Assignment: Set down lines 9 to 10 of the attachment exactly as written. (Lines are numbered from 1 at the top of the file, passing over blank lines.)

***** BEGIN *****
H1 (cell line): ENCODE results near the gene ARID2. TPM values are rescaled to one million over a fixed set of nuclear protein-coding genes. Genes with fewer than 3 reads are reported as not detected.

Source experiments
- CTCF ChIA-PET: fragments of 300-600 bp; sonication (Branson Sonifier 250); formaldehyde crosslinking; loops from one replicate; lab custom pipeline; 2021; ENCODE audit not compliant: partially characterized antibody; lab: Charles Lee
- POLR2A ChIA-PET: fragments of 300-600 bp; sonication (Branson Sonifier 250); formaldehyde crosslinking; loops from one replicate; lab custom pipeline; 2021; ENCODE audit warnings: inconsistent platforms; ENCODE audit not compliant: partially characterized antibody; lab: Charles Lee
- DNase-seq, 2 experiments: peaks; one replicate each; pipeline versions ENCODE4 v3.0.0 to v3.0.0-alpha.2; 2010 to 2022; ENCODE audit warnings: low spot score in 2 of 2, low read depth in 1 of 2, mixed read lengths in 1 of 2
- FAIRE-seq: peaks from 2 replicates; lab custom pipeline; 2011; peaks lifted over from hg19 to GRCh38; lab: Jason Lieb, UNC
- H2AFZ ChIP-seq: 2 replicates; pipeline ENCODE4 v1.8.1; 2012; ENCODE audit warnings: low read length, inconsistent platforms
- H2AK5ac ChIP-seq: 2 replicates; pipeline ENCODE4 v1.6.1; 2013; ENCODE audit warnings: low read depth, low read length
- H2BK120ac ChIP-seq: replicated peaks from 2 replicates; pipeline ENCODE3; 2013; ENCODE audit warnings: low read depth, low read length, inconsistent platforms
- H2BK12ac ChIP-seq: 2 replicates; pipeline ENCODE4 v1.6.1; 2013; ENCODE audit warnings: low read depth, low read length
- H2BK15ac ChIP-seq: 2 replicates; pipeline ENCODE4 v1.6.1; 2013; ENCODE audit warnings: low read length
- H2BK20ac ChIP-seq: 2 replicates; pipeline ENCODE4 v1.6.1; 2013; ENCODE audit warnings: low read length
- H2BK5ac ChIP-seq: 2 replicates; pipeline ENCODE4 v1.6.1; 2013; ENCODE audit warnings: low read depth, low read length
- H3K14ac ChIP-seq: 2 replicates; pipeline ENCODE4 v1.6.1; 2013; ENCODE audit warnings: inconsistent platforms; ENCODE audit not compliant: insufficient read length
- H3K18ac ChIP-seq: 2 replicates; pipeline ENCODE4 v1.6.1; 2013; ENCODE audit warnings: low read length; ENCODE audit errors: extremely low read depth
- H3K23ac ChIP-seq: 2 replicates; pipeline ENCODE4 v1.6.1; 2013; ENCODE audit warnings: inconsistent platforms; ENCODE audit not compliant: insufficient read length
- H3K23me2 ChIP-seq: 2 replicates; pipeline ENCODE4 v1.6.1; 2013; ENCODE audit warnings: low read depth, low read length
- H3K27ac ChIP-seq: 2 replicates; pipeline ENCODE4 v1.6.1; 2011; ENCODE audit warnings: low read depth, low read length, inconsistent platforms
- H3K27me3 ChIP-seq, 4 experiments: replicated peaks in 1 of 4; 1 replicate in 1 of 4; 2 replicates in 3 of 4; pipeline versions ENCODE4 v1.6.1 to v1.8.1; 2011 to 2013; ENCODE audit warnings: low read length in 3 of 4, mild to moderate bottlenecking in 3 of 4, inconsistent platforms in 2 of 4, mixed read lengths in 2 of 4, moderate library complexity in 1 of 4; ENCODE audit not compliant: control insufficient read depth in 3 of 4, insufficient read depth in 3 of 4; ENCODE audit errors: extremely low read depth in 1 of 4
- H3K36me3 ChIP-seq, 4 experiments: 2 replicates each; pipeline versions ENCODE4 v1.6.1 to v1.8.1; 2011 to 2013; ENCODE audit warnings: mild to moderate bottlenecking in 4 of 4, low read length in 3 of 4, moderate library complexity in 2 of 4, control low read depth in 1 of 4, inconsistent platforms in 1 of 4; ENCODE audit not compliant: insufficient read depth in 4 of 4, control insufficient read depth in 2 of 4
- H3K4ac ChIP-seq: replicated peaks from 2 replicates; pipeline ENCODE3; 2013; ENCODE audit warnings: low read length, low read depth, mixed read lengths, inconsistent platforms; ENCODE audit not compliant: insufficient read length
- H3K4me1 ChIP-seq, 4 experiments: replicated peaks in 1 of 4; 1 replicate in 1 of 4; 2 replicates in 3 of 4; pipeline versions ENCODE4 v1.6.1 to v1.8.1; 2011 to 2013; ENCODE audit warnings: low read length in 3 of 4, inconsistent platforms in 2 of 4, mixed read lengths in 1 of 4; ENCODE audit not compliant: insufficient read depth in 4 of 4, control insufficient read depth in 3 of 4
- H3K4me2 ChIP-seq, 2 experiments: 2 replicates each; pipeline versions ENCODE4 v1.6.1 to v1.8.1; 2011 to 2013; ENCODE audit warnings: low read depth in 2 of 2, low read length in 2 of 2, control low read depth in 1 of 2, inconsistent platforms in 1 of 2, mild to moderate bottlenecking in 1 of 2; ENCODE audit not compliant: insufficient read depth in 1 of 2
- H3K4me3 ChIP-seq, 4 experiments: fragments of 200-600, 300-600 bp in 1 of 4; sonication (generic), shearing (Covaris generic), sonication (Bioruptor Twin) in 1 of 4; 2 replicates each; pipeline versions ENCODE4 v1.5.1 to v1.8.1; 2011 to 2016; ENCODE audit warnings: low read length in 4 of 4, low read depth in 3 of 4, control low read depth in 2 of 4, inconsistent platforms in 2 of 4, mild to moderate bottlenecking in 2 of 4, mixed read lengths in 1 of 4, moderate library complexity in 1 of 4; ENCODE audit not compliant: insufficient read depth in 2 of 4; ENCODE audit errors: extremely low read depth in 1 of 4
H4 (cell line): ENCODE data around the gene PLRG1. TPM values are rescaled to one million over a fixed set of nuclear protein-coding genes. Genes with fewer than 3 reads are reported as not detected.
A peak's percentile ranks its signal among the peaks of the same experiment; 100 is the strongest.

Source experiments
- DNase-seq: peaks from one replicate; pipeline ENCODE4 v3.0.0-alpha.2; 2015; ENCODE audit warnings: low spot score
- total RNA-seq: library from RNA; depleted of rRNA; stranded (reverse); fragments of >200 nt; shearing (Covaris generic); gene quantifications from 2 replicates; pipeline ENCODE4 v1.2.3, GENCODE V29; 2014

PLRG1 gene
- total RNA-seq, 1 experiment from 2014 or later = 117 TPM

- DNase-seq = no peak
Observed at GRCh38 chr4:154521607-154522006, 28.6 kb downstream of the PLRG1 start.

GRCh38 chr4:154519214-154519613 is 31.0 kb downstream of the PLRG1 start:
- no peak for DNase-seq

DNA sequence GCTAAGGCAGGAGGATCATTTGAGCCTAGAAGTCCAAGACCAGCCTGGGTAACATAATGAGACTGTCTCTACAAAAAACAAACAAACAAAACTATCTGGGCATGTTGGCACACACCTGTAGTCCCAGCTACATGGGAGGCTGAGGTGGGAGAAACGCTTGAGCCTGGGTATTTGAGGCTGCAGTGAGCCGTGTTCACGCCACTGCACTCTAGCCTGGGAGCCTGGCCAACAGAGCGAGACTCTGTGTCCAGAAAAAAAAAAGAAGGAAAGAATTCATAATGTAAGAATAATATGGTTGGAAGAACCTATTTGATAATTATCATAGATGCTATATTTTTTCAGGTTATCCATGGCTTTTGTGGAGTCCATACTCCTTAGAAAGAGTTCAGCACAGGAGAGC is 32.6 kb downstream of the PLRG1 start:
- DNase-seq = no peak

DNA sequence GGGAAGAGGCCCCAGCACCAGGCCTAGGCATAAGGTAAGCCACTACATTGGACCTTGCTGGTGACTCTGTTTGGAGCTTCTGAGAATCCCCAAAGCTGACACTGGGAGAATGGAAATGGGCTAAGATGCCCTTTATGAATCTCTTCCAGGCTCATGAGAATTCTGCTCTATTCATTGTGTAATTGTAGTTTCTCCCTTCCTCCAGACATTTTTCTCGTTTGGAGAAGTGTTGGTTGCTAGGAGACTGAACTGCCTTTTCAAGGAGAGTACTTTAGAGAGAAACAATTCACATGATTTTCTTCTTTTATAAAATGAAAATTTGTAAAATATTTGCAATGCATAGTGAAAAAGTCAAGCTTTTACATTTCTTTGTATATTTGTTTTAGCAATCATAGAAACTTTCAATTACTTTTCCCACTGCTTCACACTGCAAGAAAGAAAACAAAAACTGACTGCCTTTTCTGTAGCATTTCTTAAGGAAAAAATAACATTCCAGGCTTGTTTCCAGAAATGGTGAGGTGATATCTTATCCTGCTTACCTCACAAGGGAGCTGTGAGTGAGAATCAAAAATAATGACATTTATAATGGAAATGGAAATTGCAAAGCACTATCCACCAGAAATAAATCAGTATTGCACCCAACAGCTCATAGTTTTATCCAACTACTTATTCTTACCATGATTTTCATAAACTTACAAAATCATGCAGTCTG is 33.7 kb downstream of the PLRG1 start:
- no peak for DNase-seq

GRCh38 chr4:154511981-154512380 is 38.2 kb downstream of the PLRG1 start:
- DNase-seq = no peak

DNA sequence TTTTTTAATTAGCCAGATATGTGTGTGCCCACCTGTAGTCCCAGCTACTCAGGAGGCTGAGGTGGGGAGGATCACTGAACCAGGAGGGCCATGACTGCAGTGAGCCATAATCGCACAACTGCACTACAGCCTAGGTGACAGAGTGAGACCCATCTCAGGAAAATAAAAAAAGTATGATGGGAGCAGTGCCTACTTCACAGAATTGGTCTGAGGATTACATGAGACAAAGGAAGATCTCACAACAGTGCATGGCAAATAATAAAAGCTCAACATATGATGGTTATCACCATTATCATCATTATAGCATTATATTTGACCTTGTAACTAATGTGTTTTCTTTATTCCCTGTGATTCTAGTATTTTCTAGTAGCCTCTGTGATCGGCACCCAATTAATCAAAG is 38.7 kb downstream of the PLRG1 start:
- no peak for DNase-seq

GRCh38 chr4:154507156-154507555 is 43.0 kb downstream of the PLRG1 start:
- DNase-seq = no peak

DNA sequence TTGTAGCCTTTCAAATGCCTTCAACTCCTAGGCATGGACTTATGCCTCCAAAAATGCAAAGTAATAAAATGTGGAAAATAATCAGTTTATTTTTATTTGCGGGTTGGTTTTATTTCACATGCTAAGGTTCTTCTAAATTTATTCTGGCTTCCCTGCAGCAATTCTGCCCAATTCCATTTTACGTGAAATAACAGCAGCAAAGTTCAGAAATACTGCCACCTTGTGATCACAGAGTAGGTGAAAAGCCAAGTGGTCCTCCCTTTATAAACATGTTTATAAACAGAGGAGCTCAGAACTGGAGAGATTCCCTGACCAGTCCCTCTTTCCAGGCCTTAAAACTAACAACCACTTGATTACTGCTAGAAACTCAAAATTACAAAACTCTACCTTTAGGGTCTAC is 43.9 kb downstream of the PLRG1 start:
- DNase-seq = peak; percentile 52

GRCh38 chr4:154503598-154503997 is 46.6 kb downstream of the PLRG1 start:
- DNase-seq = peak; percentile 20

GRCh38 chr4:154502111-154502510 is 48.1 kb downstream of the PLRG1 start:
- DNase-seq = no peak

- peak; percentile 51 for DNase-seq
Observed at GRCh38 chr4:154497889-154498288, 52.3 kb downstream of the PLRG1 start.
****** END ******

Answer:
- H2BK120ac ChIP-seq: replicated peaks from 2 replicates; pipeline ENCODE3; 2013; ENCODE audit warnings: low read depth, low read length, inconsistent platforms
- H2BK12ac ChIP-seq: 2 replicates; pipeline ENCODE4 v1.6.1; 2013; ENCODE audit warnings: low read depth, low read length